|Publication number||US4972247 A|
|Application number||US 07/142,269|
|Publication date||Nov 20, 1990|
|Filing date||Jan 11, 1988|
|Priority date||Oct 28, 1985|
|Publication number||07142269, 142269, US 4972247 A, US 4972247A, US-A-4972247, US4972247 A, US4972247A|
|Inventors||Joseph M. Patterson, Daniel T. Hwang|
|Original Assignee||Silicon Systems, Inc.|
|Export Citation||BiBTeX, EndNote, RefMan|
|Patent Citations (3), Referenced by (13), Classifications (10), Legal Events (3)|
|External Links: USPTO, USPTO Assignment, Espacenet|
This is a continuation of application Ser. No. 791,729, filed Oct. 28,1985.
1. Field of the Invention
This invention relates to the field of protection schemes to protect against damage to semioconductor devices, such as integrated circuits or discrete components, caused by high energy events, including transient events of sufficient energy, such as electrostatic discharge or undesireable transients.
2. Prior Art
Semiconductor devices are often subjected to high energy events, excess voltage or current, which can damage such devices. For example, during handling, integrated circuit packages often build up large static charges or receive charges from the environment (such as people). These charges can reach levels as high as 10-20 K volts and can result in a high energy event resulting from its discharge known as electrostatic discharge "(ESD)". The large voltages generated during ESD can severely damage an integrated circuit embodied in a chip package. Even discharges as low as 250 volts can damage devices.
Typically, most of the power generated by the ESD high energy event is dissipated by semiconductor devices associated with bond pads connected to the leads of the chip package. The voltages involved in an ESD exceed the breakdown voltages of these devices. During the ESD event these devices nearest to the package leads break down and dissipate the ESD power as heat which is transferred to the surrounding region of that component. This heat often exceeds the aluminum-silicon eutectic temperature causing failure of the junctions nearest the contacts which are part of these devices. Alternately, a high voltage transient can cause dielectric breakdown of thin insulation layers.
Other high energy events, such as voltage or current spikes (usually of short duration), can also severly damage or destroy semiconductor devices.
Various attempts have been made in prior art to protect against such high energy events. For Example, Carinalli, U.S. Pat. No. 4,291,319 discloses a protective transistor coupled to the base and collector of a switching transistor to protect it against surges generated by an inductive load coupled to the transistor. The protective transistor is designed to have a lower breakdown voltage than the switching transistor so that upon breakdown, it pulls the base of the switching transistor toward that breakdown voltage, which is below the breakdown voltage of the switching transistor. As a result, the switching transistor is turned on, enabling it to dissipate the surge energy. The protection device of Carinalli suffers the drawback of requiring that the protected device participate in the power dissipation. This places the dissipation energy near metal silicon contact points, increasing the chance of failure.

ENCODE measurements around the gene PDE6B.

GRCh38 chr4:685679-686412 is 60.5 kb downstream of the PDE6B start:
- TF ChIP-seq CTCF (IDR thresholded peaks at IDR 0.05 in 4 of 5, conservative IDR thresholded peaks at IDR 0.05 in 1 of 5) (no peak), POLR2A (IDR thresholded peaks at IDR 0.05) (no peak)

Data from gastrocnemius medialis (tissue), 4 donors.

Olmstead, U.S. Pat. No. 3,936,863, discloses a power transistor having a ballasting resistance to reduce the possibility of breakdown, and a voltage control diode between the collector and emitter. While Olmstead provides protection against breakdown during high reverse bias voltages, it incorporates metal contacts into the voltage control diode, which increases the likelihood of contact melting and junction damage.
Kannam, U.S. Pat. No. 4,017,882, discloses a method of providing reverse bias breakdown protection for bipolar transistors. Kannam includes a diode in parallel with the base-emitter pn junction. However, the protective diode of Kannam is disposed within the core of the collector ring which surrounds the perimeter of the protected transistor base. Additionally, the diode is coupled to the emitter ring through metal contacts. Thus, this device has the disadvantage of being in close proximity to the active device, and to metal contacts that are subject to thermal degradation.
The present invention provides protection against high energy events such as electrostatic discharge and voltage/current transients for junction devices such as, for example, bipolar transistors, MOS transistors, resistors, Schottky diodes, p-n junction diodes, and source/drain of MOS transistor junctions. A bipolar transistor is formed in an n-well epitaxial layer on a p-type substrate and surrounded by a p-type isolation ring. A base region, formed at the same time as the base region of the bipolar transistor, is formed overlapping the epitaxial layer and the isolation region. This extra base region forms a diode in parallel with the isolation to collector junction of the protected device. By overlapping the p-type isolation region with a base diffusion, no metal contact to the extra base region is required. The breakdown voltage of the protecting diode is less than or equal to that of the protected device. As a result, the power from high energy events is dissipated away from the protected device and away from metal silicon contact points. Additionally, because the protection device for the present invention does not require a metal contact on the isolation side, less silicon area is required to implement the device.